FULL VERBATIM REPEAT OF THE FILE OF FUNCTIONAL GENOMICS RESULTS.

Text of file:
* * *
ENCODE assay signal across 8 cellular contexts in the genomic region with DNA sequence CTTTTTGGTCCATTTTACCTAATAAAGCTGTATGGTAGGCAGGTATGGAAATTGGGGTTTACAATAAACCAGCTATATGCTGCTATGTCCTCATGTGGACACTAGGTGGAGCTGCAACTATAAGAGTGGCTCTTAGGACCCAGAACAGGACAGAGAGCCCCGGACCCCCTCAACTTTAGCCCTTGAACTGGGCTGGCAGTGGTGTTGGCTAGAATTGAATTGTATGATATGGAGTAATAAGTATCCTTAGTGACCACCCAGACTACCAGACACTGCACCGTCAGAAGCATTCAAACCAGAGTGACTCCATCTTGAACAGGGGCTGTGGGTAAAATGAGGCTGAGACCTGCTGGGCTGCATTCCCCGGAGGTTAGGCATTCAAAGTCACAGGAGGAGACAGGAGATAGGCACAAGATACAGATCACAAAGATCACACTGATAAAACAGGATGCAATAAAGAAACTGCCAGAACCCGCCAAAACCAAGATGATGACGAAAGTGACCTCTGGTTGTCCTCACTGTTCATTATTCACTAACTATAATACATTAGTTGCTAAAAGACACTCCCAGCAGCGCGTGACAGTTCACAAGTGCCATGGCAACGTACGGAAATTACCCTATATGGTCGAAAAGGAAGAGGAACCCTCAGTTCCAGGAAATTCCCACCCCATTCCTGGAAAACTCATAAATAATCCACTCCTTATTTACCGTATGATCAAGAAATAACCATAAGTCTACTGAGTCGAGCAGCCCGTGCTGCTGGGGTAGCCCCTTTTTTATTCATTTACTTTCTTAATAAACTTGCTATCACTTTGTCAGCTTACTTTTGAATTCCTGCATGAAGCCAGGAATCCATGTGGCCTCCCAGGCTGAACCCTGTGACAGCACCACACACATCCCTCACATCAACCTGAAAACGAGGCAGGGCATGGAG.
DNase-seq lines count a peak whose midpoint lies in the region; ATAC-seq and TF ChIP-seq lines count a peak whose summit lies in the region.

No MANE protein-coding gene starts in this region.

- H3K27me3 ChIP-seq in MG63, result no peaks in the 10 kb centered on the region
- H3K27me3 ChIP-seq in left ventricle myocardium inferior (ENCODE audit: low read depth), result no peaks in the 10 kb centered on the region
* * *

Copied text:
ENCODE assay signal across 8 cellular contexts in the genomic region with DNA sequence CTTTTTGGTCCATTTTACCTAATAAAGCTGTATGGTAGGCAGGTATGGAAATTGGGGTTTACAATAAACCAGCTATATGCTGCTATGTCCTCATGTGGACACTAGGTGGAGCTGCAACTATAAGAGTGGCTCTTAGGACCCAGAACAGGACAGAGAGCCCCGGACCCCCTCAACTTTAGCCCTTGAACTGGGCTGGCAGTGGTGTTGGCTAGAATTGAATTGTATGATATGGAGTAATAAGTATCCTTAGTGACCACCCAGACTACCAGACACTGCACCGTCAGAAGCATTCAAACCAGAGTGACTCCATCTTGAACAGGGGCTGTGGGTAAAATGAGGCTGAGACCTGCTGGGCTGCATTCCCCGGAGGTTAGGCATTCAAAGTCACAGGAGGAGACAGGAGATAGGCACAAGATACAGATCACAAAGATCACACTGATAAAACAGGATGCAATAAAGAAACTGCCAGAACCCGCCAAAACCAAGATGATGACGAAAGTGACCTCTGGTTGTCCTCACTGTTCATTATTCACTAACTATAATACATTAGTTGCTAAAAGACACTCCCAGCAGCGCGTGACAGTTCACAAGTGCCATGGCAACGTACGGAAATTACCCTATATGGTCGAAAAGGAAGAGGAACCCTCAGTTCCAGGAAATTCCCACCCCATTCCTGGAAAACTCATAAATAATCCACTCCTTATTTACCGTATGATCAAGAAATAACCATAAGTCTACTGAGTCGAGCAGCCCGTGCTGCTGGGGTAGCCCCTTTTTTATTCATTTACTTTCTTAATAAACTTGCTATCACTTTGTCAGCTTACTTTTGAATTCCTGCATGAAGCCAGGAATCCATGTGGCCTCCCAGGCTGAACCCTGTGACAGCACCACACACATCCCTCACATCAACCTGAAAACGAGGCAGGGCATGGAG.
DNase-seq lines count a peak whose midpoint lies in the region; ATAC-seq and TF ChIP-seq lines count a peak whose summit lies in the region.

No MANE protein-coding gene starts in this region.

- H3K27me3 ChIP-seq in MG63, result no peaks in the 10 kb centered on the region
- H3K27me3 ChIP-seq in left ventricle myocardium inferior (ENCODE audit: low read depth), result no peaks in the 10 kb centered on the region